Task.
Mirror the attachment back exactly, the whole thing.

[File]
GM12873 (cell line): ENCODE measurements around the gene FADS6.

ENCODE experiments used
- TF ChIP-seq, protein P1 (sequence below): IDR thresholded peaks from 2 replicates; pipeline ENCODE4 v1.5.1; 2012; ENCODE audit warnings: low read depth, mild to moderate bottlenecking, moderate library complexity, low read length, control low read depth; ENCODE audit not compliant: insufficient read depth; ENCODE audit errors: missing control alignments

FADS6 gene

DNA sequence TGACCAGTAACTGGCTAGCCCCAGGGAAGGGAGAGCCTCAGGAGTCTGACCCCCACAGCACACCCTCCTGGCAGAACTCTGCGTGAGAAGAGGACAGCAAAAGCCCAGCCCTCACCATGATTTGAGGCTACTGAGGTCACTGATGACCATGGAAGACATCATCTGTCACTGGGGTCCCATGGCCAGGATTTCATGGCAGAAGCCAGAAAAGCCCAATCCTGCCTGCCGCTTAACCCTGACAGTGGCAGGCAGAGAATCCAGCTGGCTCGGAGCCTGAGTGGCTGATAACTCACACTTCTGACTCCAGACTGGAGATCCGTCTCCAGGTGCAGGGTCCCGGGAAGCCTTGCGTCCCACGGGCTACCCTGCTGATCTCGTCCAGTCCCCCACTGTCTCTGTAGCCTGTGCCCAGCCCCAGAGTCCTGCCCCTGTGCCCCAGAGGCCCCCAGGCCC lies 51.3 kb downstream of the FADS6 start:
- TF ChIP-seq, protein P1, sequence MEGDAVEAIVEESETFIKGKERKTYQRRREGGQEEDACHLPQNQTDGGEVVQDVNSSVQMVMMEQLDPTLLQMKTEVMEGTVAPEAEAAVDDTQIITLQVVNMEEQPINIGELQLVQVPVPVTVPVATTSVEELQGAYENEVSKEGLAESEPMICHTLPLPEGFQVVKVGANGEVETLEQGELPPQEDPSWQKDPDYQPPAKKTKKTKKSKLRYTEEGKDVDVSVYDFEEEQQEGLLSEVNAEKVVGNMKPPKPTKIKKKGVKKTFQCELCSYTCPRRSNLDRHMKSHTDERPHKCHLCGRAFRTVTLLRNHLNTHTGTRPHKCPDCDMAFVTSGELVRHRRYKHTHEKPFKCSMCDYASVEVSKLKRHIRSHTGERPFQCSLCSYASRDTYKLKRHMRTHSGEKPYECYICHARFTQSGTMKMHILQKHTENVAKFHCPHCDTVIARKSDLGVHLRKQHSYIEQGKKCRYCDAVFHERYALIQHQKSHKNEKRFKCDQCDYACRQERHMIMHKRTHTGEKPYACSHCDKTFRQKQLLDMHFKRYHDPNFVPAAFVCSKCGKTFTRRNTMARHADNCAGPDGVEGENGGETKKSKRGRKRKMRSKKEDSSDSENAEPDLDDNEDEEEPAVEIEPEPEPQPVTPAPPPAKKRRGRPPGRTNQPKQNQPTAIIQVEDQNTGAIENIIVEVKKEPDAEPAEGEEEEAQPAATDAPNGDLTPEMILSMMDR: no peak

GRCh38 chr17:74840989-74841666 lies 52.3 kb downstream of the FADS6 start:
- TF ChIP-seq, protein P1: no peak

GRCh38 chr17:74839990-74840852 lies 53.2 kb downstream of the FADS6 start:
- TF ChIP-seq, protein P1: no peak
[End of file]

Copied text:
GM12873 (cell line): ENCODE measurements around the gene FADS6.

ENCODE experiments used
- TF ChIP-seq, protein P1 (sequence below): IDR thresholded peaks from 2 replicates; pipeline ENCODE4 v1.5.1; 2012; ENCODE audit warnings: low read depth, mild to moderate bottlenecking, moderate library complexity, low read length, control low read depth; ENCODE audit not compliant: insufficient read depth; ENCODE audit errors: missing control alignments

FADS6 gene

DNA sequence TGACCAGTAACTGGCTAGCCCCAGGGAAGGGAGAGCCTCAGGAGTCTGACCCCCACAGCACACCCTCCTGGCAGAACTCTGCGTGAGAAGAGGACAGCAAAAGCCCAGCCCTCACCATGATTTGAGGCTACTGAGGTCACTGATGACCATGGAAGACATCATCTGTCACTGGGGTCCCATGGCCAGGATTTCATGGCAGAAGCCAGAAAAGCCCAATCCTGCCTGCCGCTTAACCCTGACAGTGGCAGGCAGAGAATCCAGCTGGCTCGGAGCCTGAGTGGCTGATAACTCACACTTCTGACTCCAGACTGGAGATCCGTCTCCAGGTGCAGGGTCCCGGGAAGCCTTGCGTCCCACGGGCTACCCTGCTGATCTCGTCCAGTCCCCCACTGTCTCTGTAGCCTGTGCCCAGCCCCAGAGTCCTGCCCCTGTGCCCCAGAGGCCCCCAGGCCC lies 51.3 kb downstream of the FADS6 start:
- TF ChIP-seq, protein P1, sequence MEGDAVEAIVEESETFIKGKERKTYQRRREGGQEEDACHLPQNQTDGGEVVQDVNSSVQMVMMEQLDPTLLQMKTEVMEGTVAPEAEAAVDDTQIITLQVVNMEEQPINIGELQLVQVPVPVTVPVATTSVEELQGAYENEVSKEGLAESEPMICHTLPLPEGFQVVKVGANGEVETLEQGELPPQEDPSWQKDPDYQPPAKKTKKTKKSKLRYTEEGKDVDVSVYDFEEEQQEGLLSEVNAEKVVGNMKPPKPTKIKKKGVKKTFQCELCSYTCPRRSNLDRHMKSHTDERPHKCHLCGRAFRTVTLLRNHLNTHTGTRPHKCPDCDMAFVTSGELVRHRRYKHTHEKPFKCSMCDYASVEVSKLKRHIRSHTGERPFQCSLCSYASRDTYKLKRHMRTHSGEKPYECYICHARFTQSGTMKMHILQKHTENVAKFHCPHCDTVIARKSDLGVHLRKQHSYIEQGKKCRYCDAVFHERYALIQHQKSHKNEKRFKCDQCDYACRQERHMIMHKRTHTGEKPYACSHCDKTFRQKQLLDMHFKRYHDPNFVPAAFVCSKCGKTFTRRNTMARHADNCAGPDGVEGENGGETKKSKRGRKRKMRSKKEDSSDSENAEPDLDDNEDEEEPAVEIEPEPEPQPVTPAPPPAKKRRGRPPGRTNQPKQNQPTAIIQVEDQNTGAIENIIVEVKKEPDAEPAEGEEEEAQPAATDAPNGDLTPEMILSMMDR: no peak

GRCh38 chr17:74840989-74841666 lies 52.3 kb downstream of the FADS6 start:
- TF ChIP-seq, protein P1: no peak

GRCh38 chr17:74839990-74840852 lies 53.2 kb downstream of the FADS6 start:
- TF ChIP-seq, protein P1: no peak